Mother’s Day (2010)
(18) Running Time: 112 minutes
Director: Darren Lynn Bousman
Writer: Scott Milam
Starring: Rebecca De Mornay, Jamie King, Shawn Ashmore ,Briana Evigan
Reviewed by: Matt Wavish, official HCF critic
Considering I have been talking about Mother’s Day for sometime now, and the fact that director Darren Lynn Bousman has made one of my most eagerly awaited film of the year, 11.11.11, I was expecting pretty good things from Mother’s Day. Not only was I about to get to see Rebecca De Mornay back and in cruel form, I was also going to get to see just what the director of Saw 2,3 and 4 could do to such a young and attractive cast. Now, that may sound a bit unhinged to you, maybe not, but every now and again I do enjoy a good old torture and violence yarn in the horror genre, and the idea of a seriously deranged Mother and her family of sadistic criminals holding a group of attractive youngsters hostage was just too good to miss. So, did the film deliver on what was promised in the trailer? The simple answer is no. I will now attempt to explain…
In all honesty, there is not a lot of plot details to go through with you here, and how the film stretched to almost two hours is a miracle. That is not to say this is a bad film, far from it, but more often than not it felt a little to safe and the bad guys felt a little too forced. See, in, say, the remake of I Spit on Your Grave, a new, fresh and hip cast managed to become cold and actually quite scary and very uncomfortable to watch and you really felt for the victim. Here, the bad guys have their moments, but sadly it does feel staged at times, and this quickly diminishes any real threat or menace. Rebecca De Mornay, on the other hand, is exceptional. Her sons are on the run after a job went wrong, and one of them has been shot and needs medical assistance. The safest place they want to get to is the old family home and, upon arrival, find a group of eight friends having a bit of a house warming party. We met the eight friends earlier, the usual bunch getting pissed with the lads oggling the ladies and the ladies not wearing much and teasing. Since the cast of females includes the likes of Briana Evigan, Deborah Ann Woll, Jesse Russu, Lisa Marcos and Candyce McClure, there was hardly any complaining from me! However, the lads do become quite irritating with their school boy shouting and ‘wooping’ which began to grate at my patience!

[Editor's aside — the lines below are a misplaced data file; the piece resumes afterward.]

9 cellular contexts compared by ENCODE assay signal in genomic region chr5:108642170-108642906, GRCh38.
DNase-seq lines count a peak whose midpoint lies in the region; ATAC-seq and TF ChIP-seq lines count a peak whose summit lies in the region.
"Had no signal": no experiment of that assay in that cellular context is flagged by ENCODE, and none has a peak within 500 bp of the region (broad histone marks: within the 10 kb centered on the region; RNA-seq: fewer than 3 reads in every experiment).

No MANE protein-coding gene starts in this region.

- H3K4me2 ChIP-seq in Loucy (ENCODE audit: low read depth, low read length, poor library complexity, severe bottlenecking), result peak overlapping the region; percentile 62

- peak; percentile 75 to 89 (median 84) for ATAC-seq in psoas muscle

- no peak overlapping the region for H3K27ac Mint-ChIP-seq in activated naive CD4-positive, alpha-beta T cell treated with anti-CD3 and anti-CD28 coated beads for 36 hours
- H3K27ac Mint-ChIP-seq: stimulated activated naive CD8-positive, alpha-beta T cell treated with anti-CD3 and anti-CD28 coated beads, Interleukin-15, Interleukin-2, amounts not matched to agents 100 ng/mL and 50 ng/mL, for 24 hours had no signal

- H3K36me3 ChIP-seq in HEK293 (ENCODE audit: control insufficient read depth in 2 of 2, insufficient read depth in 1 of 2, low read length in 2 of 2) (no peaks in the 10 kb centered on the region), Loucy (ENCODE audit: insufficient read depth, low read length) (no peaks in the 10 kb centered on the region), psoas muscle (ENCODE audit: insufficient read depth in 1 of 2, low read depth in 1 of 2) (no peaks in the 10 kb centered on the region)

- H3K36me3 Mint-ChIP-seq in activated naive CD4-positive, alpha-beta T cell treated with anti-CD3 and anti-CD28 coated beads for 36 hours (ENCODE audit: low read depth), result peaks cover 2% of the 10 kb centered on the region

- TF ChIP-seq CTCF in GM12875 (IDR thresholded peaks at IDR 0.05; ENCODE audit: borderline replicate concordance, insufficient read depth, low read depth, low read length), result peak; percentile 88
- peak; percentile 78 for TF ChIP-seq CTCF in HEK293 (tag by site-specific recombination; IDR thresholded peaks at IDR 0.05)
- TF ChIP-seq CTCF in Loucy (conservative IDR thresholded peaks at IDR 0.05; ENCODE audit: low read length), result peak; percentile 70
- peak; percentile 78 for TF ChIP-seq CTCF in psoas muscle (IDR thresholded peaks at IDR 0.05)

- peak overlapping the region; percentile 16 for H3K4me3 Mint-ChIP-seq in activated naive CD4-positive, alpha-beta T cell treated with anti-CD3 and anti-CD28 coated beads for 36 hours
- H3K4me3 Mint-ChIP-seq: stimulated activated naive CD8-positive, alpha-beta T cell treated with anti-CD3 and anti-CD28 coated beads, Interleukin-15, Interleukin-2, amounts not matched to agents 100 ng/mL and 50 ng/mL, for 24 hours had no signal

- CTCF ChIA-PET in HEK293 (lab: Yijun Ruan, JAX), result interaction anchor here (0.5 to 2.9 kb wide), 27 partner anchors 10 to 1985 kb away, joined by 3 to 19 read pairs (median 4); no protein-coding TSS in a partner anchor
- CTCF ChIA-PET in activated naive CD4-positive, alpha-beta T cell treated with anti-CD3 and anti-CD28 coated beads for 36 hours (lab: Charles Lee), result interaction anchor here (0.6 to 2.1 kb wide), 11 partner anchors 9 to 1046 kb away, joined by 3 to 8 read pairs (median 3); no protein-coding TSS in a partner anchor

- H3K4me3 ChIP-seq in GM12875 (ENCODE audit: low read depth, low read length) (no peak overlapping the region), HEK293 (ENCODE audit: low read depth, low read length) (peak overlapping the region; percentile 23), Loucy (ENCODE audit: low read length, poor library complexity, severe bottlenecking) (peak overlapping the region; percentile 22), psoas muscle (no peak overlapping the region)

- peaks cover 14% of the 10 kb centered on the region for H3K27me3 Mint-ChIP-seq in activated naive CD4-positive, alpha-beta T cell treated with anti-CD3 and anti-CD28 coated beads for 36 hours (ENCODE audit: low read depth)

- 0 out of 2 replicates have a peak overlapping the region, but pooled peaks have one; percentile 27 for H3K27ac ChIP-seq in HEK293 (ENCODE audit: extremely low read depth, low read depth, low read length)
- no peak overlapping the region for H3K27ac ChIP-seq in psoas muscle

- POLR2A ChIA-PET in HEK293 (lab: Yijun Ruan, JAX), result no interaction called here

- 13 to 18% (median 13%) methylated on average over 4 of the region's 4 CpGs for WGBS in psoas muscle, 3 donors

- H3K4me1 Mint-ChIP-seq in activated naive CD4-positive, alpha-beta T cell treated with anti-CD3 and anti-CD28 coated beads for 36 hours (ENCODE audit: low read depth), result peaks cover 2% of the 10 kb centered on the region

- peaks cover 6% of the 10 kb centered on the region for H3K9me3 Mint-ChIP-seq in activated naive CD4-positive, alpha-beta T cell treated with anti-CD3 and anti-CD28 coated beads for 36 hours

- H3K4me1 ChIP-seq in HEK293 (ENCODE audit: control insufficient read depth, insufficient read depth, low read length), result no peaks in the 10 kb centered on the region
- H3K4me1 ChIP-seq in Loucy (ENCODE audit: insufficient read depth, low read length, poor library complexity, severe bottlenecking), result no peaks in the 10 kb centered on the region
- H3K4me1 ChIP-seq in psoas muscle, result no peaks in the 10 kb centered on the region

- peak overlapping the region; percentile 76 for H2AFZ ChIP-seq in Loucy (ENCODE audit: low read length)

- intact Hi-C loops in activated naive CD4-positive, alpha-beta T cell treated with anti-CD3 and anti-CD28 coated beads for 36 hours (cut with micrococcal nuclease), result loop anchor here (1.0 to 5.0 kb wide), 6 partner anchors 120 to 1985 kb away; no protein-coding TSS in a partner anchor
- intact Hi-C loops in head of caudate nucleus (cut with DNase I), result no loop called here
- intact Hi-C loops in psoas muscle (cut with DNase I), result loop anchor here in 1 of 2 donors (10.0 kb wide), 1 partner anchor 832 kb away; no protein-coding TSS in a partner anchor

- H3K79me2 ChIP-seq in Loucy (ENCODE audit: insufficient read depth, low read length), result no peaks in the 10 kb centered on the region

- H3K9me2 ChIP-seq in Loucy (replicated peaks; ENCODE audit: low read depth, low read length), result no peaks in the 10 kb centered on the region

Thankfully, the criminals arrive and suddenly it looks like the lads are gonna meet some pain and suffering. Sadly, a few bashes with the end of a gun, a few slaps and such and all of a sudden the group are overpowered by the three brothers and tied up. Mother is called to explain why she has lost the house, and she decides to pop over for a quick chat with the new owners and have some revenge. See, Mother is not very nice, we learn that as we see her steal a baby from hospital at the beginning followed by a male nurse being viciously stabbed. Mother arrives at the house and, at first, plays nice until she realises that the money that was supposed to be sent to the house has gone astray. Now Mother is angry, she wants revenge and, in another drawn out plot which takes up a good third of the film, one of her sons must escort one of the ladies to a cash machine to get all their money. This story actually leads to a rather unpleasant scene involving two girls on a night out who also want to use the cash machine. I won’t go into details but it was one of the few scenes in the film that actually made me sit up and watch.
Back at the house its pretty much business as usual as victims escape, then get caught or change their minds, the criminals play games and threaten, like when one’s girl friend is pushed over the pool table and one of the brothers pretends to rape her. Pretend being the key word here as it never happens and this pretty much sums up the film. All this threat, all this menace and bullying never really amounts to much. You expect things to get worse, and you know they can get a lot worse but for some reason you never really feel any sense of danger. There is violence but it all just feels far too cliched and nothing really shocks. De Mornay, bless her, is superb and actually very sexy as the evil Mother but even her performance never makes you feel truly scared. Sadly, Mother’s Day is missing that bite, that edge to make it really truly great. The colouring is all wrong too, and you may think I am being far too picky here, but the bright oranges and whites and browns of the house mixed with the bright lights water down all tension and the whole set up feels, well, like a movie set. In fact, it looks so comfortable and safe, you almost expect canned laughter from a studio audience at times!
Its a shame because Mother’s Day could and should have been brilliant. A trick was missed here and I am hoping, based on the trailer I have seen, that Bousman was a little too distracted by his next movie 11.11.11 to really give this film his full attention. It is clear the chap has skill and based on the Saw films, it is clear he loves his violence, however none of that really shone through here. Mother’s Day is an easy, familiar horror that never pushes into dangerous or distasteful realms and I believe it was guts and confidence to really push boundaries that was missing here.